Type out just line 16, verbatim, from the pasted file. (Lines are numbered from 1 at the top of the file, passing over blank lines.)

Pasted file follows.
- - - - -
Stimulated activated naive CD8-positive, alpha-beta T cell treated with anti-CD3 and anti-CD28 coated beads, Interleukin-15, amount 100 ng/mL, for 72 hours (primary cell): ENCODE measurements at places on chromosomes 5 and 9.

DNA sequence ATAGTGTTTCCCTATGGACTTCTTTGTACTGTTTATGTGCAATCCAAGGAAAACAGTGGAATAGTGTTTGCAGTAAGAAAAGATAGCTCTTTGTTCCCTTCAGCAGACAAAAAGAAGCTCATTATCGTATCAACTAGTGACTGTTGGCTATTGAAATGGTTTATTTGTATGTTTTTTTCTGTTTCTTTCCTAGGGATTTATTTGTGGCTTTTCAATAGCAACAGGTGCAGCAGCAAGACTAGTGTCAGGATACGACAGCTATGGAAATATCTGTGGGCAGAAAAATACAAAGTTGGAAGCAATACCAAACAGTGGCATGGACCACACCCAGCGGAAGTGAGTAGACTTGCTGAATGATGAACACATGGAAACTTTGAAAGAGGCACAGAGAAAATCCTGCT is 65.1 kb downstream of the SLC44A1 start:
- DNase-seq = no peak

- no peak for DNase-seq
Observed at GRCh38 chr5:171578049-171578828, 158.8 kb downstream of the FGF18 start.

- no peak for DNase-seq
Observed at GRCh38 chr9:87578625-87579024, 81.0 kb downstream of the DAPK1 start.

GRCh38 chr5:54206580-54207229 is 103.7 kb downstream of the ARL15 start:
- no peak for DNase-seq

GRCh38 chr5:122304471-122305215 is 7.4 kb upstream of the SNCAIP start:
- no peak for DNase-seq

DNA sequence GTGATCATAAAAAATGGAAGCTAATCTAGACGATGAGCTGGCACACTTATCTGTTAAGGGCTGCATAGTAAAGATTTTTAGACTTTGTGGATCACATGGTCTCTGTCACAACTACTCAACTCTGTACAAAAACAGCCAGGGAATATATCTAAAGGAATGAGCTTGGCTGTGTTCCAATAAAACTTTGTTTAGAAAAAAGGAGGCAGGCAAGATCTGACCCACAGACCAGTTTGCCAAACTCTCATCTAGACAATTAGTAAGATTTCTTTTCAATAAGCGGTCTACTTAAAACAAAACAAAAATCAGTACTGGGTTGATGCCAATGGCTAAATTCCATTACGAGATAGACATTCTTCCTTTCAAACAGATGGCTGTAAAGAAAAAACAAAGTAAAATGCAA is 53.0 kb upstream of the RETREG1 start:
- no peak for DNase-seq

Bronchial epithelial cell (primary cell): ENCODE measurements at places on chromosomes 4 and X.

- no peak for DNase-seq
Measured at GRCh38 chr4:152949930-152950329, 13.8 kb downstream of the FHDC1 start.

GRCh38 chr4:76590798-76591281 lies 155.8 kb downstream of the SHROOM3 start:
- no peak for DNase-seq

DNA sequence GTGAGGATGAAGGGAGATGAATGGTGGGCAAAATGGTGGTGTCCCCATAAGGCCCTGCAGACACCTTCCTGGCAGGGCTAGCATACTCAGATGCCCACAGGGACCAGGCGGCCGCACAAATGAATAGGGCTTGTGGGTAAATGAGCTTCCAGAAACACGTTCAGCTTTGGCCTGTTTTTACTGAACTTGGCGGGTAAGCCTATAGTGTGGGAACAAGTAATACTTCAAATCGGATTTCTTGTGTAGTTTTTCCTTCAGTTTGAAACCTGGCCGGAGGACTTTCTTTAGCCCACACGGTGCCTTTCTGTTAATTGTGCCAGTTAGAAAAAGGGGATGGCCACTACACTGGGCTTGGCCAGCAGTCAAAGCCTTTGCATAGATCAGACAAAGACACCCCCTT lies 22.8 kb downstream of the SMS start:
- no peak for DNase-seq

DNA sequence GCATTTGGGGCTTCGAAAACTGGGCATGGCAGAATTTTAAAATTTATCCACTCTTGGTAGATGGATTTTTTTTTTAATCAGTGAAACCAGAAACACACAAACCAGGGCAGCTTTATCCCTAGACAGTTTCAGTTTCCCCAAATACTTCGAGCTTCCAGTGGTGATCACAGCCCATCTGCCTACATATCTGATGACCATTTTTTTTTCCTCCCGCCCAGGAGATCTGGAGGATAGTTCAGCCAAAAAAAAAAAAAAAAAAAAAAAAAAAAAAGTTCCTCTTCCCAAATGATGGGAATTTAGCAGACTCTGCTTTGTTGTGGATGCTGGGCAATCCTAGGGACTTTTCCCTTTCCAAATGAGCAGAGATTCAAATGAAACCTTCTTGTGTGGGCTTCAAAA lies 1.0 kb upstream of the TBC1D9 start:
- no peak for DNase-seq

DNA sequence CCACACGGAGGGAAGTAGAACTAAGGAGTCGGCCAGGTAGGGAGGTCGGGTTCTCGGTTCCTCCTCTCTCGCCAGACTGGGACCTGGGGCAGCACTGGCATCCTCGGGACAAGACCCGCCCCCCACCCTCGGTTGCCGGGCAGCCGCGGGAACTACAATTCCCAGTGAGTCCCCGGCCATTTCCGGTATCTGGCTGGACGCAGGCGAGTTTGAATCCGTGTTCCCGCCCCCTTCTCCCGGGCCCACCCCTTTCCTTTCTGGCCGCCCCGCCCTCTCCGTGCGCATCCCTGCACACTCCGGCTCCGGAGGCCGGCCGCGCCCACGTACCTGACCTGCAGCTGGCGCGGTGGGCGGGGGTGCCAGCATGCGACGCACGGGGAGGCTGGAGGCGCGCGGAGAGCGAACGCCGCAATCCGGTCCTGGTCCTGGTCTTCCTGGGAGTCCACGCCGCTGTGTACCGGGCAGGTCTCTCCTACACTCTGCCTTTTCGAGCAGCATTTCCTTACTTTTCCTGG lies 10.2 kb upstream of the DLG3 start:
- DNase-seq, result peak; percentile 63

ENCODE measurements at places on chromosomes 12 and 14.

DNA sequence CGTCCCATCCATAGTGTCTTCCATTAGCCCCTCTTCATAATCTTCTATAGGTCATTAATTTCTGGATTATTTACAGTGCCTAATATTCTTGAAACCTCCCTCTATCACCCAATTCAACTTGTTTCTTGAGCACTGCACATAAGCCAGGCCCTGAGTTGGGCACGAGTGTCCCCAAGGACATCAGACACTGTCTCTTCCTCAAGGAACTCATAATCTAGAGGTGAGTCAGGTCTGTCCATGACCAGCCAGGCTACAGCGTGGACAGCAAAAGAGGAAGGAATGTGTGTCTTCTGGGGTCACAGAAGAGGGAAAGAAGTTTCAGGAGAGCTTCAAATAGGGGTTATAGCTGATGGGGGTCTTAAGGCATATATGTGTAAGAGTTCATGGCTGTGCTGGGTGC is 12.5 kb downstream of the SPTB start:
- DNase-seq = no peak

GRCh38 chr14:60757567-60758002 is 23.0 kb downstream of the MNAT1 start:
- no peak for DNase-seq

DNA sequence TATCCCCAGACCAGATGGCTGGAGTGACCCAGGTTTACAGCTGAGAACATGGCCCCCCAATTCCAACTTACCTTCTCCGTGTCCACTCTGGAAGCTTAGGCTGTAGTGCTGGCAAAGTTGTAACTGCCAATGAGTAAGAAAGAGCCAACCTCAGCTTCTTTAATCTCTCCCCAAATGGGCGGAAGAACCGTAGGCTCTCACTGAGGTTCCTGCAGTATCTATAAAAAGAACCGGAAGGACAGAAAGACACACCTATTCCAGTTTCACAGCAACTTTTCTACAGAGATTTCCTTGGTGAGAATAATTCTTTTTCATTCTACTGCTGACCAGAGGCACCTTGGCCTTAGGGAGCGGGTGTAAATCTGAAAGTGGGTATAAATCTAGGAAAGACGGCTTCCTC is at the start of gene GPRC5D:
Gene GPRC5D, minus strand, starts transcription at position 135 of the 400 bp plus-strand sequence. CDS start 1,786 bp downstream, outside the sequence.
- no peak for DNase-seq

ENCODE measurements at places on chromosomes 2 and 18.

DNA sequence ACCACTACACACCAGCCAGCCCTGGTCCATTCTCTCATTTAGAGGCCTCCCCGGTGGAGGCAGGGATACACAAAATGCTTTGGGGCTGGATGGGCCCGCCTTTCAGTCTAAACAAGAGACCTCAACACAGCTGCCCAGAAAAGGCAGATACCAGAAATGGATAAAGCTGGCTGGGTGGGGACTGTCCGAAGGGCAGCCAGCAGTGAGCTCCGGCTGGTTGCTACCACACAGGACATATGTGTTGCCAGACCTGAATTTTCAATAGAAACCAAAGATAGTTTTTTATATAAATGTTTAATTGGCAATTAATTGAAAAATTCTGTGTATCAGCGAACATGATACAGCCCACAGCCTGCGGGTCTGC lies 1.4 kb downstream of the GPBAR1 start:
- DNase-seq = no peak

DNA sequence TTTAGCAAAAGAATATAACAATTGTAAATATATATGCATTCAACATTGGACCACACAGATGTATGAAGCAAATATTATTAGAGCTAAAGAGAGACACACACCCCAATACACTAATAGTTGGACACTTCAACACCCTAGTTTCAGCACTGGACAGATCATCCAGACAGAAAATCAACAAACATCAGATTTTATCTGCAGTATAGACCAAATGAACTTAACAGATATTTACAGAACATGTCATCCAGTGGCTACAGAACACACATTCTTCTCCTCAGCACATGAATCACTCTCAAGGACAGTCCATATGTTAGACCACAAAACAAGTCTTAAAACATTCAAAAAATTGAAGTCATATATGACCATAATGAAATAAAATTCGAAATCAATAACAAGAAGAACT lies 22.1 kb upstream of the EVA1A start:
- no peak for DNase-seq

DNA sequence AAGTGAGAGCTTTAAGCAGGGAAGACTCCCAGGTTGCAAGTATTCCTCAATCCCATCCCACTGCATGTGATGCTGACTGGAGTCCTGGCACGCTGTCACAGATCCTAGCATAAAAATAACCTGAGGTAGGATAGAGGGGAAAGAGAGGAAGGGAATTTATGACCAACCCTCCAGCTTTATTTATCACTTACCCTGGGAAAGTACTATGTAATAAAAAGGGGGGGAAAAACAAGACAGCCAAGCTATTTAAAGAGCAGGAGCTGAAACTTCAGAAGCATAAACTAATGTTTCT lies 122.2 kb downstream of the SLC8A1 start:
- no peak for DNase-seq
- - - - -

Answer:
Measured at GRCh38 chr4:152949930-152950329, 13.8 kb downstream of the FHDC1 start.